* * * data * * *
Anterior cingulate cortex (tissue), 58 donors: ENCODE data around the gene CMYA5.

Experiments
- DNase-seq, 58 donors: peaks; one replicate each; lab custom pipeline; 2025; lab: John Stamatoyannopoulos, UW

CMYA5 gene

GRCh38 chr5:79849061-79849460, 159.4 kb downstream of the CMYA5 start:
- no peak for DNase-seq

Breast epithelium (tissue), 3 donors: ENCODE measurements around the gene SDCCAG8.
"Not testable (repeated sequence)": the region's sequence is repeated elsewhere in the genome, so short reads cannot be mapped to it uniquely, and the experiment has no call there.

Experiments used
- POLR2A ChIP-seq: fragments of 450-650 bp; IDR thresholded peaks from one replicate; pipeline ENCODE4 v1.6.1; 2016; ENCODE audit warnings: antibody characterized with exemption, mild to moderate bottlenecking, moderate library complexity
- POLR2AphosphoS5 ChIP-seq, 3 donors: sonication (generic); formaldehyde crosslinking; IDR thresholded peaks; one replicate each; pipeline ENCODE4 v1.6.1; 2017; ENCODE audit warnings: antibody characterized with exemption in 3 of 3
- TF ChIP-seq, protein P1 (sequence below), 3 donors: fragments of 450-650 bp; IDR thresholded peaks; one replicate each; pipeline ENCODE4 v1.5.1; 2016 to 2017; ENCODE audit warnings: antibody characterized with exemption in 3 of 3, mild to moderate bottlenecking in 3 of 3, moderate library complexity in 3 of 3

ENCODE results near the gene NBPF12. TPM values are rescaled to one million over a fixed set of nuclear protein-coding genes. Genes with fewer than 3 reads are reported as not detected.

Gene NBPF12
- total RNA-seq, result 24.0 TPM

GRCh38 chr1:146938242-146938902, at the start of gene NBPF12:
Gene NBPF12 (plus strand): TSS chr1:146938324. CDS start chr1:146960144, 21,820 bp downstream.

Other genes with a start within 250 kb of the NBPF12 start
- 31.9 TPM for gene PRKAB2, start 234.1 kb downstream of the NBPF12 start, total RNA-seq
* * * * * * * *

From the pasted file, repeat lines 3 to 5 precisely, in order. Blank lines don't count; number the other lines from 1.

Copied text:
- DNase-seq, 58 donors: peaks; one replicate each; lab custom pipeline; 2025; lab: John Stamatoyannopoulos, UW

CMYA5 gene

GRCh38 chr5:79849061-79849460, 159.4 kb downstream of the CMYA5 start: